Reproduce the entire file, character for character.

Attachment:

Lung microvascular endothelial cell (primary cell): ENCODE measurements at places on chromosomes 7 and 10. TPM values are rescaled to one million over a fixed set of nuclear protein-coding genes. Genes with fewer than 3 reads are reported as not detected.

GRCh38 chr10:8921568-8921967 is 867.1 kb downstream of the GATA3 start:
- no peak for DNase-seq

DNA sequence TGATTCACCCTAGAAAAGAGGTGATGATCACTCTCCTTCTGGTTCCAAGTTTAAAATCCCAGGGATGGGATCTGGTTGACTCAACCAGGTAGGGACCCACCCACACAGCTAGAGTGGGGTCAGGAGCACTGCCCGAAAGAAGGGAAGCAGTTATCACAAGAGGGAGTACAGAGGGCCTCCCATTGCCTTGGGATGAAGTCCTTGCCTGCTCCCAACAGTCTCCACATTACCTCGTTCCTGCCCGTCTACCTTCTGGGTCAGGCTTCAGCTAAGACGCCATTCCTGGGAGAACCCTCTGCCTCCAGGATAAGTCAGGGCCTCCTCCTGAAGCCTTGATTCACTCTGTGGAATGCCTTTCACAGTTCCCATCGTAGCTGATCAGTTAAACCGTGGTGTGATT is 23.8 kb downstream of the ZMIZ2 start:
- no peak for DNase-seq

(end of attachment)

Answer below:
Lung microvascular endothelial cell (primary cell): ENCODE measurements at places on chromosomes 7 and 10. TPM values are rescaled to one million over a fixed set of nuclear protein-coding genes. Genes with fewer than 3 reads are reported as not detected.

GRCh38 chr10:8921568-8921967 is 867.1 kb downstream of the GATA3 start:
- no peak for DNase-seq

DNA sequence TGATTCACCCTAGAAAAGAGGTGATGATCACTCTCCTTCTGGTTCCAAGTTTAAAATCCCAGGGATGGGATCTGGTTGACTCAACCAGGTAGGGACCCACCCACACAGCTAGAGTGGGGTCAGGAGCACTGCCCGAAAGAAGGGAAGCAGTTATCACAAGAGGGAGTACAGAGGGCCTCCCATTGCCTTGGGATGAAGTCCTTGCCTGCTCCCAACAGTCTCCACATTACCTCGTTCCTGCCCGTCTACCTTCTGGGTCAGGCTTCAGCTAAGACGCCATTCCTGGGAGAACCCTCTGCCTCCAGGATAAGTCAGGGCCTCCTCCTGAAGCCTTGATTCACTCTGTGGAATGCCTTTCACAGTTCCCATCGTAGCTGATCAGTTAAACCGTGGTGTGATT is 23.8 kb downstream of the ZMIZ2 start:
- no peak for DNase-seq